Does the customer have the right to obtain substantially all of the economic benefits from the use of the identified asset throughout the period of use?
The second evaluation involves determining whether a customer has the right to obtain substantially all of the economic benefits from use of the identified asset throughout the period of use. There are many ways that a customer can obtain those economic benefits such as by using, holding or sub-leasing the asset.
When making this evaluation, a customer considers its rights within the defined scope of the contract. For example, if a contract specifies that a customer can only print up to a specified number of pages during the period of use of a printer, the customer considers only the economic benefits arising from use of the printer for those pages, and not beyond. Variable lease payments based on the customer’s use of the asset (e.g. variable payments based on sales) do not prevent a customer from obtaining substantially all of the economic benefits from the use of the asset.
Although the customer passes on some of the benefits to the supplier through variable payments, the customer is still the party that receives the economic benefits arising from use of the asset (in this case, the cash flows arising from the sales). IFRS 16 is explicit on this point to eliminate the possibility that companies might include variable lease payments solely to avoid the arrangement being classified as a lease and therefore lease accounting.
Does the customer have the right to direct the use of the identified asset throughout the period of use?
In evaluating whether the customer has the right to direct the use of an identified asset, a customer must have the right to direct ‘how and for what purpose’ the asset is used throughout the period of use. In making this evaluation, a customer considers the decisions that most directly impact the economic benefits to be derived from the use of the asset, including:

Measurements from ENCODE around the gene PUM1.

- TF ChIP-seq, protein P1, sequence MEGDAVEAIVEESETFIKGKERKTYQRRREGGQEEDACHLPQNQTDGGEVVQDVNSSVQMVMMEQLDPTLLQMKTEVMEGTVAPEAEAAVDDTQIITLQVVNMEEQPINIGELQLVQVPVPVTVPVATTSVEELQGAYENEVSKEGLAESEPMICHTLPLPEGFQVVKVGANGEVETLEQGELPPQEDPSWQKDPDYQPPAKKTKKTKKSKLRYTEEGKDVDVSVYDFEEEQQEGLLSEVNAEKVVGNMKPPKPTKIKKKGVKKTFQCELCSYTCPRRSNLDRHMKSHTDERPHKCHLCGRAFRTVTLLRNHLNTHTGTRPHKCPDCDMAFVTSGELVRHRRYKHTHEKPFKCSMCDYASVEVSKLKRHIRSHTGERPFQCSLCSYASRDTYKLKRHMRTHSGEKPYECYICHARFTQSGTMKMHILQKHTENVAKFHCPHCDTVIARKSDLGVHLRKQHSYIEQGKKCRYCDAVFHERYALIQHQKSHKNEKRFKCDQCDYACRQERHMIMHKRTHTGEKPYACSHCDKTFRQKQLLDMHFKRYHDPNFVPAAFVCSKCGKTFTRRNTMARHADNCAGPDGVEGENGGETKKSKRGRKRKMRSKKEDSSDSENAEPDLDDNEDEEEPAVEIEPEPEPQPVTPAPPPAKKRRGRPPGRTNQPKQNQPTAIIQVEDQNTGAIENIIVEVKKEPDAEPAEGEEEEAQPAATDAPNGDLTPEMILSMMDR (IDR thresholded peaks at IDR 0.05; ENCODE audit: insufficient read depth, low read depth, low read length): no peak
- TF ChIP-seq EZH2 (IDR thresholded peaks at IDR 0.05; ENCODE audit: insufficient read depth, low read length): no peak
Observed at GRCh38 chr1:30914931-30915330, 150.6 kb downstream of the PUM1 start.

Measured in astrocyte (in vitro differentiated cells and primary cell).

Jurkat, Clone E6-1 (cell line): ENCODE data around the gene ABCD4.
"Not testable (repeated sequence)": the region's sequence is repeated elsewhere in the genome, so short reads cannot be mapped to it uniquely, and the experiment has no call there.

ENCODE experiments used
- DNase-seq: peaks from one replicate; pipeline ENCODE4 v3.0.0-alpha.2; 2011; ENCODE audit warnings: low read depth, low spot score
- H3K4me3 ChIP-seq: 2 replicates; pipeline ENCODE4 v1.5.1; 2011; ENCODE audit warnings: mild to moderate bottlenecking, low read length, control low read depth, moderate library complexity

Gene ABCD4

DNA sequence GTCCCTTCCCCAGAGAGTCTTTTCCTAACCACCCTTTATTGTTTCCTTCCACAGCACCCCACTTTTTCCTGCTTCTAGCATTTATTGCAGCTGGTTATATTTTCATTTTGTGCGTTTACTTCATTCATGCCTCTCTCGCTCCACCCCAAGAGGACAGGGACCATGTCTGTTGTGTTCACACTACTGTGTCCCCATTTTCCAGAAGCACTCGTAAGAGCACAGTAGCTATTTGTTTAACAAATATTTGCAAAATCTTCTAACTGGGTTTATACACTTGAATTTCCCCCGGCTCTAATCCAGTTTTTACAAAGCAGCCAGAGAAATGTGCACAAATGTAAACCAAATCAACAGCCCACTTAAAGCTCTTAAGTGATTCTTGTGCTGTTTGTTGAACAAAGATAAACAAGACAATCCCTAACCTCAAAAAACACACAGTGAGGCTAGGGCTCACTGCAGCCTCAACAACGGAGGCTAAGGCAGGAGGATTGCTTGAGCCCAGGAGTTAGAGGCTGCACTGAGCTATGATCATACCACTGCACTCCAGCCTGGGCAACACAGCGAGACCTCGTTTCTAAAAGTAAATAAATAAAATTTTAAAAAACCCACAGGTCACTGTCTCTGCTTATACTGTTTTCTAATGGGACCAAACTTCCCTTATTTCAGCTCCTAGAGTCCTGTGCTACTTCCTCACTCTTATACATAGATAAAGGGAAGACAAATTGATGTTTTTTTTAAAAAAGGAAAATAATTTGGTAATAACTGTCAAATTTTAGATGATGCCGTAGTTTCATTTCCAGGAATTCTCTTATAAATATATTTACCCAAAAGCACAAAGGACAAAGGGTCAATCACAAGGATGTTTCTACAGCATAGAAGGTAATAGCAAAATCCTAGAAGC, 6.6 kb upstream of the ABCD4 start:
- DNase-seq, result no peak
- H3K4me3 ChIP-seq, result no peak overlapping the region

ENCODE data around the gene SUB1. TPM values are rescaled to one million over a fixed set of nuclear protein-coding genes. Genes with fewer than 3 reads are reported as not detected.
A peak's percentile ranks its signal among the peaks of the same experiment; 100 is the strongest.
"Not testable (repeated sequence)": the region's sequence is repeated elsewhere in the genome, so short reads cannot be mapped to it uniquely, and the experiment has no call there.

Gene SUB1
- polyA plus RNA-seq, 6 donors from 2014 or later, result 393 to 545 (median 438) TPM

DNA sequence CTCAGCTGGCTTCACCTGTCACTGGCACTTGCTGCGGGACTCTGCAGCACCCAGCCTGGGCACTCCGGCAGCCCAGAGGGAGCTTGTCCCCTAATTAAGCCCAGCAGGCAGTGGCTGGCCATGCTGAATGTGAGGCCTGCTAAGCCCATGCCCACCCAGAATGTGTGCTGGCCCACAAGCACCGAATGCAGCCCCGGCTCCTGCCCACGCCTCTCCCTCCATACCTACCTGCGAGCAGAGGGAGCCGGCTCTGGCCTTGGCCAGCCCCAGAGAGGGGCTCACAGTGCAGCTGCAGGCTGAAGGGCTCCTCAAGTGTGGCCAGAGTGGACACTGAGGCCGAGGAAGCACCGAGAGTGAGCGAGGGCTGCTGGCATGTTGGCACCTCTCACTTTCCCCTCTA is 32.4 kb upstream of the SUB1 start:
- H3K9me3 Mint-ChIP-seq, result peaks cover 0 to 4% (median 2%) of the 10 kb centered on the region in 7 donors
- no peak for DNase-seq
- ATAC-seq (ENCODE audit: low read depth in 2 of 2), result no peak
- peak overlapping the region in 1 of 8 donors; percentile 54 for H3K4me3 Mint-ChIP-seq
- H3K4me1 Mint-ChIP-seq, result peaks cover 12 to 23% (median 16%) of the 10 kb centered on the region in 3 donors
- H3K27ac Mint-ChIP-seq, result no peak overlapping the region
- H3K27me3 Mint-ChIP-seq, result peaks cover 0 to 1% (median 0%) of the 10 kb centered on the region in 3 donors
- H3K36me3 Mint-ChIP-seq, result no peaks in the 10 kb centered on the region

- rights to decide the type of output to be produced by the asset(s);
- rights to decide when the output is produced;
- rights to decide where the output is produced; and
- rights to decide whether the output is produced and the quantity thereof.
In many cases, contracts will include terms and conditions that protect the supplier’s interest in the asset, protect its personnel and/or ensure the supplier complies with laws and regulations. These rights are considered to be protective and do not, in isolation, prevent the customer from having the right to direct the use of the asset within the scope of the contract.
Lastly, IFRS 16 is clear that rights to operate or maintain an asset do not give a customer the right to direct how and for what purpose the asset is used, except for when the ‘how and for what purpose’ decisions are predetermined. In this case, the customer will control the asset if the customer has the right to operate the asset throughout the period of use or the customer designed the asset in a way that predetermines how and for what purpose the asset will be used throughout the period of use.
On transition to IFRS 16, both lessees and lessors can choose whether to apply the new lease definition to all of their contracts or apply transitional relief from reassessing whether contracts in place at the date of initial application are, or contain, a lease. If an entity chooses to apply this relief, then the new lease definition will be applied to contracts entered into or modified on or after the date of initial application (1 January 2019 for calendar year end entities).
Our full publication on “Insights into IFRS 16”
For full information of our insights into IFRS 16, please read our full report in English at the following link: